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  • Meeting abstract
  • Open Access

Genetic factors predisposing to bronchopulmonary dysplasia. A pilot study by exome sequencing and pathways analysis

  • Marco Somaschini1, 5Email author,
  • Chiara Di Resta1,
  • Chiara Volonteri3,
  • Emanuela Castiglioni1,
  • Silvia Bonfiglio4,
  • Dejan Lazarevic4,
  • Davide Cittaro4,
  • Elia Stupka4,
  • Maurizio Ferrari1, 2, 3,
  • Paola Carrera1, 2 and
  • BPD and Genetics Study Group
Italian Journal of Pediatrics201541(Suppl 1):A42

https://doi.org/10.1186/1824-7288-41-S1-A42

Published: 24 September 2015

Keywords

Candidate GeneExome SequencingProspective Multicentre StudyBronchopulmonary DysplasiaConsensus Criterion

Background

Bronchopulmonary Dysplasia (BPD) is a multifactorial disease with a significant genetic component. Twin studies indicate that heritability of BPD is estimated at 53 to 79% [1]. Association studies have identifiedseveral potential candidate genes encoding components of innate immune and antioxidant defenses, mechanisms of vascular and lung remodeling, matrix remodeling proteins, surfactantproteins [2, 3]. We planned a prospective multicentre study aimedto identify rare genetic variants contributing to the BPD phenotypeby exome sequencing using next-generation sequencing (NGS) technology.

Materials and methods

26 unrelated newborns with a clinicaldiagnosis of severe BPDaccording with NIH Consensus Criteria[4]were selected among a collected cohort of 366premature neonates of European origin with gestational age ≤ 32 wfrom 12Italiancenters. Genomic DNAwas extracted from peripheral blood and exome sequencing was carried out on an IlluminaHiSeq2000 platform. In order to identify potentially interesting variants related to BPD pathogenesis, we adopted two different strategies: 1) Candidate genes previously associated with BPD in association studies 2) Prioritization analysis based on pathways potentially involved in the pathogenesis of BPD (ToppGene Prioritization tool).

Results

1) Candidate genes: we identified a total of 61variants in 19 candidate genes previously associated with BPD and confirmed them with Sanger; 31 are commonpolymorphism, 25 are rare and classified as dbSNPrs with a MAF <0.05and 6 are novel. Considering all the variants, the most mutated genes are those belonging to the TLR-family (TLR10, TLR1, TLR4), to oxidative stress-related genes (EPHX2, MTHFR, EPHX1)and to surfactant metabolism genes (SFTPD, ABCA3).2) Prioritizationanalysis: we decided to focus first on the list of the top 5 genes: TLR1, MMP1, NOS2, CRP and LBP. To evaluate the possible interaction between candidate genes previously associated with BPD and showing variants in our sample(ABCA3, SFTPD, SPOCK2, ACE, MTHFR, EPHX1, EPHX2, TLR5, TLR10, TLR1, TLR6, TLR4, GSTP1, MBL2, TLR10, TLR2) and the top 5 genes (NOS2, TLR1, MMP1, CRP, LBP) highlighted with prioritization analysis we usedString 9.122. The results allow the possibility of a networking with a main focus ongenes involved in inflammation (figure 1)[5].

Figure 1
Figure 1

network including genes previously associated with BPD susceptibility and the 5 genes highlighted by toppGene analysis

Conclusions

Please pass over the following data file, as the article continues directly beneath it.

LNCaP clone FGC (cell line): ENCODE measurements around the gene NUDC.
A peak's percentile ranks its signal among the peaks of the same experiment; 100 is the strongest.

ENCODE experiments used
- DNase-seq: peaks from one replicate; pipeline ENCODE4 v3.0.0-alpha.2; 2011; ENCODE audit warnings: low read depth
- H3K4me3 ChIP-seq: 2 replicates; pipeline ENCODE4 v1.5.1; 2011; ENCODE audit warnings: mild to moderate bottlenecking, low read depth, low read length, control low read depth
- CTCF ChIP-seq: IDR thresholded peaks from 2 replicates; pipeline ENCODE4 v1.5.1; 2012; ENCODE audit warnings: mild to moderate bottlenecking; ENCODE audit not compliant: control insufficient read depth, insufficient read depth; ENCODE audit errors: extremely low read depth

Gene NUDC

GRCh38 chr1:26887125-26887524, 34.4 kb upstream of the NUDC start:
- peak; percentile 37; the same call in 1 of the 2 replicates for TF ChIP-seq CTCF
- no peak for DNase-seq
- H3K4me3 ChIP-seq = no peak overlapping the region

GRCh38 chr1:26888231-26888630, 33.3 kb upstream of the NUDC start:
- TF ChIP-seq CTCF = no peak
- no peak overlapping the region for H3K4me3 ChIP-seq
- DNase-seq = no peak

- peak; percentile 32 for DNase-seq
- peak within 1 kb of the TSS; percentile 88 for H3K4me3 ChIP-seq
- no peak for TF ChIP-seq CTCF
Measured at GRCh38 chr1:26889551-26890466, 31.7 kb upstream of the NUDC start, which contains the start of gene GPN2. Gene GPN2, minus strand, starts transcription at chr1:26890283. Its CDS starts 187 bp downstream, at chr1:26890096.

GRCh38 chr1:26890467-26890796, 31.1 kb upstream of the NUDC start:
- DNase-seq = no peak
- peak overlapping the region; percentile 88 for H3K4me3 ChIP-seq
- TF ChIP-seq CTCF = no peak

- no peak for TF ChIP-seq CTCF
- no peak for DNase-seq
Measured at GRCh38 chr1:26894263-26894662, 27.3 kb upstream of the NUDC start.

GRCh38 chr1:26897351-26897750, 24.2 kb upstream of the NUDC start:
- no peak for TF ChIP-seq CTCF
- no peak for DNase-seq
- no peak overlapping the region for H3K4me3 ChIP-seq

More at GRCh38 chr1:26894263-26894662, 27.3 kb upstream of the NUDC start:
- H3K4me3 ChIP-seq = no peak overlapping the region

In consideration of the results obtained in this pilot study, we canconclude that our approachmay be interesting to initiate the dissectionof genetic pathogenesis of BPD.Our study indicates that genes regarding inflammatory response and tissue remodeling may be relevant in BPD pathogenesis. These preliminary resultsneed to be confirmed and may contribute in improving knowledge of pathogenesis of BPD and targeting therapeutic interventions.

Declarations

Acknowledgement

We would like to thank the association “Un RespiroNelFuturoOnlus”

Authors’ Affiliations

(1)
Unit of Genomics for Diagnosis of Human Pathologies, Division of Genetics and Cell Biology, IRCCS Ospedale San Raffaele, Milano, Italy
(2)
Laboratory of Clinical Molecular Biology, IRCCS Ospedale San Raffaele, Milano, Italy
(3)
Vita-Salute San Raffaele University, Milano, Italy
(4)
Centre for Translational Genomics and Bioinformatics, IRCCS Ospedale San Raffaele, Milano, Italy
(5)
Unit of Neonatology, Clinica Sant'Anna, Switzerland

References

  1. Lavoie PM, Pham C, Jang KL: Heritability of bronchopulmonary dysplasia, defined according to the consensus statement of the national institutes of health. Pediatrics. 2008, 122: 479-485. 10.1542/peds.2007-2313.PubMed CentralView ArticlePubMedGoogle Scholar
  2. Bhandari V, Gruen JR: The genetics of bronchopulmonary dysplasia. SeminPerinatol. 2006, 30: 185-191.Google Scholar
  3. Shaw GM, O'Brodovich HM: Progress in understanding the genetics ofbronchopulmonary dysplasia. SeminPerinatol. 2013, 37: 85-93.Google Scholar
  4. Jobe AH, Bancalari E: Bronchopulmonary dysplasia. Am J Respir Crit Care Med. 2001, 163: 1723-1729. 10.1164/ajrccm.163.7.2011060.View ArticlePubMedGoogle Scholar
  5. Carrera P, Di Resta C, Volonteri C, Castiglioni E, Bonfiglio S, Lazarevic D, Cittaro D, Stupka E, Ferrari M, Somaschini M: Exome sequencing and pathway analysis for identification of genetic variability relevant for bronchopulmonary dysplasia (BPD) in preterm newborns: A pilot study. Clin Chim Acta. 2015, S0009-8981(15)00007-8.Google Scholar

Copyright

© Somaschini et al. 2015

This article is published under license to BioMed Central Ltd. This is an Open Access article distributed under the terms of the Creative Commons Attribution License (http://creativecommons.org/licenses/by/4.0), which permits unrestricted use, distribution, and reproduction in any medium, provided the original work is properly cited. The Creative Commons Public Domain Dedication waiver (http://creativecommons.org/publicdomain/zero/1.0/) applies to the data made available in this article, unless otherwise stated.

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